The Titus 2 Woman movement is alive and well. Marketed as the biblical injunction of older women to teach younger women to be modest and sober, to be good mothers and wives, Titus 2 women strive to pass on from one generation to another the acceptable traits of a good biblical woman.
I’ve had experience with my own Titus 2 women. It happened several years ago when I attended a Wednesday morning Bible discussion group at my church.
In dire need of some theological conversation that would feed my soul, I decided to try this group out despite being the youngest by a margin of somewhere around thirty plus years. Over the first few weeks as I dashed out of my university office in order to make it to the church in time, I began to notice how the anticipation of being with this group of wonderfully wise women gave my day—and often my week—a much needed lift.
But these weren’t Titus 2 Women in the popular sense of this movement. These women were boisterous, irreverent, opinionated, and wonderfully hospitable. There wasn’t anything out-of-bounds for this group. We talked through things I’d never heard anyone mention in church and all theological ideas were on the table, too. Here was a community where life experience and critical thinking infiltrated all reflections upon biblical texts.
So here is where there is a great divergence between the wise women who taught me much and the modern movements of Titus 2 Women: courage to speak the truth, to identify injustice supported by our church traditions, to call out theological arrogance for what it is, namely, sin.
While none of these women, sans the pastor, was formally educated in theology, each one had, over the course of her life, reflected deeply about God and life, about living and dying, about pain and faithfulness. And in so doing, each one had arrived at a unique understanding of God and the ways in which God interacts with the world. Too, these women were willing to hear what others said, to take it in and fully wrestle with it, and decide whether or not she saw some fresh insight. But there was never the sense that anyone had the corner on truth, not trained theologians, not the pastor, not the denomination.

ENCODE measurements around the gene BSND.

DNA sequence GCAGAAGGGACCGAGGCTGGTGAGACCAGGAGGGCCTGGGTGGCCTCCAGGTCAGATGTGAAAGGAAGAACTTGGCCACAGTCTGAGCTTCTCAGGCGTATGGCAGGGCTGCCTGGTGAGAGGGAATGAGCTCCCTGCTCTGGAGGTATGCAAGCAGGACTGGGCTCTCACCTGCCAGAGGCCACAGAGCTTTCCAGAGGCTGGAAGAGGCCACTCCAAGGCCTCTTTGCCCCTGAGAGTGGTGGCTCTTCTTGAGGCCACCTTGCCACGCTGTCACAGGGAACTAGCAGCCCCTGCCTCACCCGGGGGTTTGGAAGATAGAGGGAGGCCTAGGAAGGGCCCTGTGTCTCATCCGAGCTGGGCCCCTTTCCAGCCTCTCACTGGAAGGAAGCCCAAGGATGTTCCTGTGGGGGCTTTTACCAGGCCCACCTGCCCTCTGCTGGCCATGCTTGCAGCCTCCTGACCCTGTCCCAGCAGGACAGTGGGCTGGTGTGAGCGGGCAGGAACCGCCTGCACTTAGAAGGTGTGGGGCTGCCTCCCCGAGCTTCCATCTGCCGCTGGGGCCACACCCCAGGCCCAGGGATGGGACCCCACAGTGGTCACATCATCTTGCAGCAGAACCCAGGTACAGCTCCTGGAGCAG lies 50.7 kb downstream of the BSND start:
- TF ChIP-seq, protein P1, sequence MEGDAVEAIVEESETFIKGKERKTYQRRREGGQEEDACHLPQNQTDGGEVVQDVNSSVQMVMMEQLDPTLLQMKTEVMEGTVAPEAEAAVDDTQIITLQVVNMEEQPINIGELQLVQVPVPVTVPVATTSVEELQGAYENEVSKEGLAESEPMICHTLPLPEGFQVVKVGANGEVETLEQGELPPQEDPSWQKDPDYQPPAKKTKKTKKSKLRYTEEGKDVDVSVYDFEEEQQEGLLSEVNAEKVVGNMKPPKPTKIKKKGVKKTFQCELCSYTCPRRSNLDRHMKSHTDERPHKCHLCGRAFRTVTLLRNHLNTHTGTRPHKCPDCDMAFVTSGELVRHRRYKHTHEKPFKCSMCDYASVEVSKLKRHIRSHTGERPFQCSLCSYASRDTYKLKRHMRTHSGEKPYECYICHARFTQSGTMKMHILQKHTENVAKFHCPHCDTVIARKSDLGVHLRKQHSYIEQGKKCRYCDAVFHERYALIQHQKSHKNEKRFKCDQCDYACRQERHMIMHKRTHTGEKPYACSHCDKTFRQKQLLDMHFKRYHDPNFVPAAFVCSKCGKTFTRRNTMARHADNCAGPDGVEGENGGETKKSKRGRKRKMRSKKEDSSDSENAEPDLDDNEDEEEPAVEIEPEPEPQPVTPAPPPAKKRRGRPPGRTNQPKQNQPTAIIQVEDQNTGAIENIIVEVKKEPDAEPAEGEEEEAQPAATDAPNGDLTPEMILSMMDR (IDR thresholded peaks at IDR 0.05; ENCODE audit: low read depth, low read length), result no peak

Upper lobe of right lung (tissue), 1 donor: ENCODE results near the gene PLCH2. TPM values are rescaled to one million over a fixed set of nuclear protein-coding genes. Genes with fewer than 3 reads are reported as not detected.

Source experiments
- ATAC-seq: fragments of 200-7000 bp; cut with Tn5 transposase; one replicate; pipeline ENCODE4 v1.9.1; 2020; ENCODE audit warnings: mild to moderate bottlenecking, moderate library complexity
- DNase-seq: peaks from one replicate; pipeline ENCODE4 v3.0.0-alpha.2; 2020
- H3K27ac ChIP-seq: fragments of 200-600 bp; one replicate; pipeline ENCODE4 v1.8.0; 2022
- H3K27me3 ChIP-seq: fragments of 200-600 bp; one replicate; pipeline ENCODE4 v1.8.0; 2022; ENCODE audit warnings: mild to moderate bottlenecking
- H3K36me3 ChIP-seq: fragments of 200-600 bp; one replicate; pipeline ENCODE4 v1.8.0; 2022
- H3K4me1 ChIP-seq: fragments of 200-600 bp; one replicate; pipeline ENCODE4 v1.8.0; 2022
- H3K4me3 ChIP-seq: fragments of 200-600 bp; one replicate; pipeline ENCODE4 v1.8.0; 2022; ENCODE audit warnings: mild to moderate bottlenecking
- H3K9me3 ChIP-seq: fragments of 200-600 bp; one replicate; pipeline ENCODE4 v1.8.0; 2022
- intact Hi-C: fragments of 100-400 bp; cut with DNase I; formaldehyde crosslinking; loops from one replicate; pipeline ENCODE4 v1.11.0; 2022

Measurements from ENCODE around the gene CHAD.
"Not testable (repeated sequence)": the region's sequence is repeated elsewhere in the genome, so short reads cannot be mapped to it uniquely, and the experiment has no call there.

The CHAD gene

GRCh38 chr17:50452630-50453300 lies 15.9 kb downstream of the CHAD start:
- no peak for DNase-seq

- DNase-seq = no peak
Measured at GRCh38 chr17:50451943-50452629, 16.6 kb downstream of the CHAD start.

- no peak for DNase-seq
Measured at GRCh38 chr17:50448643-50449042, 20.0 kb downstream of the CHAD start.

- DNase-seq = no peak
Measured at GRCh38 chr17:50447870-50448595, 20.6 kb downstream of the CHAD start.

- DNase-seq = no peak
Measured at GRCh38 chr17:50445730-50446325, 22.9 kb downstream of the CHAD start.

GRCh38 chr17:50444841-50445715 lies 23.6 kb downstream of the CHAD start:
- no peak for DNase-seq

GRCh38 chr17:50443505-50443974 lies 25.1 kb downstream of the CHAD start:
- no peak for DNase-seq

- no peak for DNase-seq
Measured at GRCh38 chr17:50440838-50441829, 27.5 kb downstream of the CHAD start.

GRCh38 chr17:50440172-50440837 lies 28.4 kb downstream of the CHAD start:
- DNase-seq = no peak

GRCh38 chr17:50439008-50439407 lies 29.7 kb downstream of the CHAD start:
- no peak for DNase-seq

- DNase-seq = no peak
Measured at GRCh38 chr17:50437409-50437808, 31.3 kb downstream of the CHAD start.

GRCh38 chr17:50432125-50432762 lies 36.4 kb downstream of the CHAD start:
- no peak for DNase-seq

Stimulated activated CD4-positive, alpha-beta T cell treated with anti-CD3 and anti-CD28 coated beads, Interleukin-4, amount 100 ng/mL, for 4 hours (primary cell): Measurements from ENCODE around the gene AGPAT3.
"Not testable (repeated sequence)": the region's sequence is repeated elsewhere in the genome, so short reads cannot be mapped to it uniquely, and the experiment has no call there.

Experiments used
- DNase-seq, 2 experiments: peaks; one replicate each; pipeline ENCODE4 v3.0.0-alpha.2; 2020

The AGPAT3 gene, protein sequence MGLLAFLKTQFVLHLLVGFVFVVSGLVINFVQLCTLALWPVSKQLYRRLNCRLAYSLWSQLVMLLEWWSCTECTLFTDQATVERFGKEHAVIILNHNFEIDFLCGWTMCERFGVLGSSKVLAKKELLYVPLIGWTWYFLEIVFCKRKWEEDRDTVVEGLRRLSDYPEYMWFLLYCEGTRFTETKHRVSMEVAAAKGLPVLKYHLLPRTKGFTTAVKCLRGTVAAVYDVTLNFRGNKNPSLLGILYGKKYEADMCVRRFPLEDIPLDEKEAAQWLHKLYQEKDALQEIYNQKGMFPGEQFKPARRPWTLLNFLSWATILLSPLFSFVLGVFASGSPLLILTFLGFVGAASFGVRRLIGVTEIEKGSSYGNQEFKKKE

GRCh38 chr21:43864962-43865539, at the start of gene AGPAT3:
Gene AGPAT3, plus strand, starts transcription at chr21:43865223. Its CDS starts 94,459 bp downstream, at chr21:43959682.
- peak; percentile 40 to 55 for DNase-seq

I suppose in some ways this group of women is simply reflective of the best tradition of Methodism, the notion that we can disagree about our beliefs and yet create a vibrant and healthy community of faith. Yet, what I found so remarkably refreshing about this group was they really practiced this Methodist claim. We probably never agreed on anything, and yet that was hardly recognized. There simply was no desire to assert one’s ideas as best or right. Instead, it was a genuine sharing, trusting that the mystery of what we contemplated, in some small way, was beneficial.
My concern with the Titus 2 Woman movement is not the idea that older women have much to share. They do. In fact, I would venture to say most churches would benefit greatly to have older women speak from their pulpits regularly. To fail to hear the wisdom from these seasoned voices is to waste a tremendous resource.
But when the Titus 2 Woman is one whose message is confined to a certain segment of the church, when she is valued because of her willingness to support sexism in the name of the church, when she is heard only if she echoes the patriarchal values of some segments of Christianity, then I mourn the loss of what could have been.
I hope young women today will seek out the wisdom of older women. You can find them when you listen in unexpected places. And you’ll know you’ve truly found them, when the wisdom they offer invites you to wonder about the mystery of what it means to be truly human and when they encourage you to realize there is nothing faithful about certitude. Vibrant faith instead requires a steady dose of honest doubt. And women who have lived long in the shadow of church and yet refuse to let it supplant their experience, well, they are the ones who have much to teach.